I just read coverage of a panel of programming luminaries on Salon; the topic of discussion was about the state of programming. In the course of the discussion, the subject of Open Source came up. Several of the luminaries — which included architects of the Mac OS and Windows, as well as others — derided the community for basically reinventing the wheel, and wheels that need to be re-thought entirely anyways. One questioned, "Why is the idealism just about how the code is shared — what about idealism about the code itself?"
Andy Hertzfeld (who helped develop the original Mac OS) was sitting on the panel, and jumped in. He has been working with Eazel and Chandler in recent years, and thus has an inside view of open source. His initial comment: "It's because they want people to use the stuff!" Basically, they program Windows- or Mac-like interfaces because then people will be willing to try it out. They program office suites because people "need" an office suite to be productive. Such offerings hook them into the OSS movement.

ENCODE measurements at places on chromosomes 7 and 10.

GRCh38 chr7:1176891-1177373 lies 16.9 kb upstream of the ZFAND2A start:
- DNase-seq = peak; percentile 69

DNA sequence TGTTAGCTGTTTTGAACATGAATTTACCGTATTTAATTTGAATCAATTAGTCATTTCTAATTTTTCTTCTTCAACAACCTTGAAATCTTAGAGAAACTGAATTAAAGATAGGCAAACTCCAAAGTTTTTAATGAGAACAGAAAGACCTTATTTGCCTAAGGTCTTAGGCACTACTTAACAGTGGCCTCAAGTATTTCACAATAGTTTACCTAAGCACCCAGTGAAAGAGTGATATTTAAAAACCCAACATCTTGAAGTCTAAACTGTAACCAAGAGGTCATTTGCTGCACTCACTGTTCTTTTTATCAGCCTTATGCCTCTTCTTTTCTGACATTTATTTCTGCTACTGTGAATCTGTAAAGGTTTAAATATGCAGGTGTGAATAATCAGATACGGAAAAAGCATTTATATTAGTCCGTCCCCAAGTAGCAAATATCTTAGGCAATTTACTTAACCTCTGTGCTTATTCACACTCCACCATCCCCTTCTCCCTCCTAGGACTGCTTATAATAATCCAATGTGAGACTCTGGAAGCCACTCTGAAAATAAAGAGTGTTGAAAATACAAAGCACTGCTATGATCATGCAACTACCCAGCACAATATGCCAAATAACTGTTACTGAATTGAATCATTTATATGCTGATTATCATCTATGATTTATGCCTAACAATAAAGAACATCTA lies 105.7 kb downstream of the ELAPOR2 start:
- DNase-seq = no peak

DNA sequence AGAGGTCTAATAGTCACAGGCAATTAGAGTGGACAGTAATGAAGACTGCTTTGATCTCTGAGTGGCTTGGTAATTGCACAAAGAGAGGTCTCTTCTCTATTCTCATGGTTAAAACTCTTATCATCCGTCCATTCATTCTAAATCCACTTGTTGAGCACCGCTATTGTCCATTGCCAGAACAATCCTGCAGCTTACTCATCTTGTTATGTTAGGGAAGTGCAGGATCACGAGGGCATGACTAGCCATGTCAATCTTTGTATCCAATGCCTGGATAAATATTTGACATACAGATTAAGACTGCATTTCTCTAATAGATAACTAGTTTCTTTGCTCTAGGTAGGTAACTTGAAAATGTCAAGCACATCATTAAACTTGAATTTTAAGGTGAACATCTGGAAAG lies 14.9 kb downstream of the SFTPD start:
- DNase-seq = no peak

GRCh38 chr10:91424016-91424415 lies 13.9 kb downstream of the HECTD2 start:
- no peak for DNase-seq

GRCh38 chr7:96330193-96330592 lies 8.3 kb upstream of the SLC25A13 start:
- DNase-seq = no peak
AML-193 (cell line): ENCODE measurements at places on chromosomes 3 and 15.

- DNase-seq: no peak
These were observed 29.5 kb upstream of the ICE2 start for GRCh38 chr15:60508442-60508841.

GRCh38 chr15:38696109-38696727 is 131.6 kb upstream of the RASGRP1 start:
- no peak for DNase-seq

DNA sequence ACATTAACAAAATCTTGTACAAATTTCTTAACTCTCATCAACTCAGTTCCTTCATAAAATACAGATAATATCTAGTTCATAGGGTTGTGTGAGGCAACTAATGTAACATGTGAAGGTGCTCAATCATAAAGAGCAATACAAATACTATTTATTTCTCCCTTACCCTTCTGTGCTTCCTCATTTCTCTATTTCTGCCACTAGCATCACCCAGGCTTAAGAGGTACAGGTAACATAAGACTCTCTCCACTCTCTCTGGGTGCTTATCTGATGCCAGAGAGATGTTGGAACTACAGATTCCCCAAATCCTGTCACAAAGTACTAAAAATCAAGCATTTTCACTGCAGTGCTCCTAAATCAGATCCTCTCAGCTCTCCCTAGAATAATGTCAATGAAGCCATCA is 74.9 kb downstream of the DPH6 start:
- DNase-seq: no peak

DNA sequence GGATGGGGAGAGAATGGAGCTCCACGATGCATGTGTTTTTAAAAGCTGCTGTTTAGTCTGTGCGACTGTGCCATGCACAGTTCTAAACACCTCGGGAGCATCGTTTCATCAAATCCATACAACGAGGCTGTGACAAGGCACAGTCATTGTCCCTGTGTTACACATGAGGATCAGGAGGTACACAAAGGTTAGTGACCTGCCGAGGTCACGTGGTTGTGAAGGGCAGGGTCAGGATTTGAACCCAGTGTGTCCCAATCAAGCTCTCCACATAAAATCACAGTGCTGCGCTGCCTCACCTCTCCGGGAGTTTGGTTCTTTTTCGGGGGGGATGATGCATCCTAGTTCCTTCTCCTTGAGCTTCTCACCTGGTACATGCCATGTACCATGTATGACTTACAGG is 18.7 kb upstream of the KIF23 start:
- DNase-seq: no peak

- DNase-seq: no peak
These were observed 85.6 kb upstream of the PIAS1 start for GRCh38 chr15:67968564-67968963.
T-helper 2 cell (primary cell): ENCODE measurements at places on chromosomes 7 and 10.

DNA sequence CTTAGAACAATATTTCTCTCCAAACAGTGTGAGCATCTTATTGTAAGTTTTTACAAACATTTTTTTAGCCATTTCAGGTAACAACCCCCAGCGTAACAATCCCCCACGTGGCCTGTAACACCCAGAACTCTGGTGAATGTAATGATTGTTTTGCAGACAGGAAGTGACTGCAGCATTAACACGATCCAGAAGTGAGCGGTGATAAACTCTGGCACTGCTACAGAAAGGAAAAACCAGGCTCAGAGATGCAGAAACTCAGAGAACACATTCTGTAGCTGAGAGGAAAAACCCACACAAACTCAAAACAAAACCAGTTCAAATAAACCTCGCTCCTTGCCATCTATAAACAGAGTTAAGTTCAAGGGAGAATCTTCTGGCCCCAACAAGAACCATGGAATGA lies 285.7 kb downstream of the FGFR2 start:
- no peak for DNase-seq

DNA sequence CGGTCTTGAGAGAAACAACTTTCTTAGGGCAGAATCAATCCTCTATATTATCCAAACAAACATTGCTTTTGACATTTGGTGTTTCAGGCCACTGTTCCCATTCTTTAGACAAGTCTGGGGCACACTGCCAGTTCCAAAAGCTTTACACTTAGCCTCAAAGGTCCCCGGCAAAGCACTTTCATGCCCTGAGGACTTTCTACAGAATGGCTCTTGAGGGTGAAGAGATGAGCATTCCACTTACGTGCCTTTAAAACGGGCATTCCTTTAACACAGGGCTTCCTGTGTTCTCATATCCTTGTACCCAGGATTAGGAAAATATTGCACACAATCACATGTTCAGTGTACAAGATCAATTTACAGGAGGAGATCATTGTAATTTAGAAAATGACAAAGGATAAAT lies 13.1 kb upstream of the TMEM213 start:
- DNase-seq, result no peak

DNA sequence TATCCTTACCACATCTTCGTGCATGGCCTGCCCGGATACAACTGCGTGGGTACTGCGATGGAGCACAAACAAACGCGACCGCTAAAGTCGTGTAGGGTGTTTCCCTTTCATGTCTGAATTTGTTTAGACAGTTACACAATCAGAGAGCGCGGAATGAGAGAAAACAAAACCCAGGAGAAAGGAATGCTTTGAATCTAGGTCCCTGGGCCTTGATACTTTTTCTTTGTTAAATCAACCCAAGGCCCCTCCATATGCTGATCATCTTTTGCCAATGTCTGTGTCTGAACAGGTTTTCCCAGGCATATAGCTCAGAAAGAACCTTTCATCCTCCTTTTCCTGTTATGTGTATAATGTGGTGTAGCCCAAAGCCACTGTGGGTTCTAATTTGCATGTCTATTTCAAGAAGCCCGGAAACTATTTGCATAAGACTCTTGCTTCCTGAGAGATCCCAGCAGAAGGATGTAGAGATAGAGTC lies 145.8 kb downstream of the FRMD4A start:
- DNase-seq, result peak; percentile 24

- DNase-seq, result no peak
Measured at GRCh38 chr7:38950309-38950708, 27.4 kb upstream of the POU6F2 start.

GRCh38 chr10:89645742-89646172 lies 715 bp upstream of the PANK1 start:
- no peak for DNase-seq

Another participant, Dan Bricklin (of VisiCalc, a pioneering spreadsheet program) shared an anecdote from Bill Gates. Evidently, Gates gave an interview (with Lammers — look up this person) in which he explained that his work on MS's BASIC compiler was done by looking at how other programmers had accomplished the task. In his own words, "The best way to prepare is to write programs, and to study great programs that other people have written. In my case, I went to the garbage cans at the Computer Science Center and I fished out listings of their operating systems."
So basically, Gates was an early adopter of OSS methodologies… Interesting to see that today he's so protective of MS code. Guess money might do that to you.